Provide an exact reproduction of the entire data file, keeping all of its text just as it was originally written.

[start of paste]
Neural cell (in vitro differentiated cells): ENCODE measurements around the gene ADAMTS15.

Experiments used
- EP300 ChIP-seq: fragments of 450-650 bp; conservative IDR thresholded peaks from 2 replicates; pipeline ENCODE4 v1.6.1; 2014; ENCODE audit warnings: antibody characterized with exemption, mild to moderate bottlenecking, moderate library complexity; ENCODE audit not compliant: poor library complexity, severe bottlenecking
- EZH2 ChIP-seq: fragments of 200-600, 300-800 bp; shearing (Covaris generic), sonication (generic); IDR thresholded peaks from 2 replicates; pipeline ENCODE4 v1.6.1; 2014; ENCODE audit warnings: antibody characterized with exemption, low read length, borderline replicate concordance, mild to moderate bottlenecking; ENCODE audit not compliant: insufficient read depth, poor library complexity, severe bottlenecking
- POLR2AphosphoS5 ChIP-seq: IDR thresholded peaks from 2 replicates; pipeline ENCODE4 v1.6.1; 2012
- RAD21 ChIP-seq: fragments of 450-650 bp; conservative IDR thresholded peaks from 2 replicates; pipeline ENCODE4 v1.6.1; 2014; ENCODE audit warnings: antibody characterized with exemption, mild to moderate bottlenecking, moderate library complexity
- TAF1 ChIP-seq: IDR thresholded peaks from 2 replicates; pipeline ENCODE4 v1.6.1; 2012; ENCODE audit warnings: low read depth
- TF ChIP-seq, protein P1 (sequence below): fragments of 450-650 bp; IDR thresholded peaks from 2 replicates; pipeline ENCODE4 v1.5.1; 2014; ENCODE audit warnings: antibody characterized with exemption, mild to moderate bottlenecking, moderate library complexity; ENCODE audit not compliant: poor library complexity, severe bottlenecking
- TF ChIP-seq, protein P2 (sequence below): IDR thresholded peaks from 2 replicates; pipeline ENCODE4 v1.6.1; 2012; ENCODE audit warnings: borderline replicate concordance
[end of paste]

Neural cell (in vitro differentiated cells): ENCODE measurements around the gene ADAMTS15.

Experiments used
- EP300 ChIP-seq: fragments of 450-650 bp; conservative IDR thresholded peaks from 2 replicates; pipeline ENCODE4 v1.6.1; 2014; ENCODE audit warnings: antibody characterized with exemption, mild to moderate bottlenecking, moderate library complexity; ENCODE audit not compliant: poor library complexity, severe bottlenecking
- EZH2 ChIP-seq: fragments of 200-600, 300-800 bp; shearing (Covaris generic), sonication (generic); IDR thresholded peaks from 2 replicates; pipeline ENCODE4 v1.6.1; 2014; ENCODE audit warnings: antibody characterized with exemption, low read length, borderline replicate concordance, mild to moderate bottlenecking; ENCODE audit not compliant: insufficient read depth, poor library complexity, severe bottlenecking
- POLR2AphosphoS5 ChIP-seq: IDR thresholded peaks from 2 replicates; pipeline ENCODE4 v1.6.1; 2012
- RAD21 ChIP-seq: fragments of 450-650 bp; conservative IDR thresholded peaks from 2 replicates; pipeline ENCODE4 v1.6.1; 2014; ENCODE audit warnings: antibody characterized with exemption, mild to moderate bottlenecking, moderate library complexity
- TAF1 ChIP-seq: IDR thresholded peaks from 2 replicates; pipeline ENCODE4 v1.6.1; 2012; ENCODE audit warnings: low read depth
- TF ChIP-seq, protein P1 (sequence below): fragments of 450-650 bp; IDR thresholded peaks from 2 replicates; pipeline ENCODE4 v1.5.1; 2014; ENCODE audit warnings: antibody characterized with exemption, mild to moderate bottlenecking, moderate library complexity; ENCODE audit not compliant: poor library complexity, severe bottlenecking
- TF ChIP-seq, protein P2 (sequence below): IDR thresholded peaks from 2 replicates; pipeline ENCODE4 v1.6.1; 2012; ENCODE audit warnings: borderline replicate concordance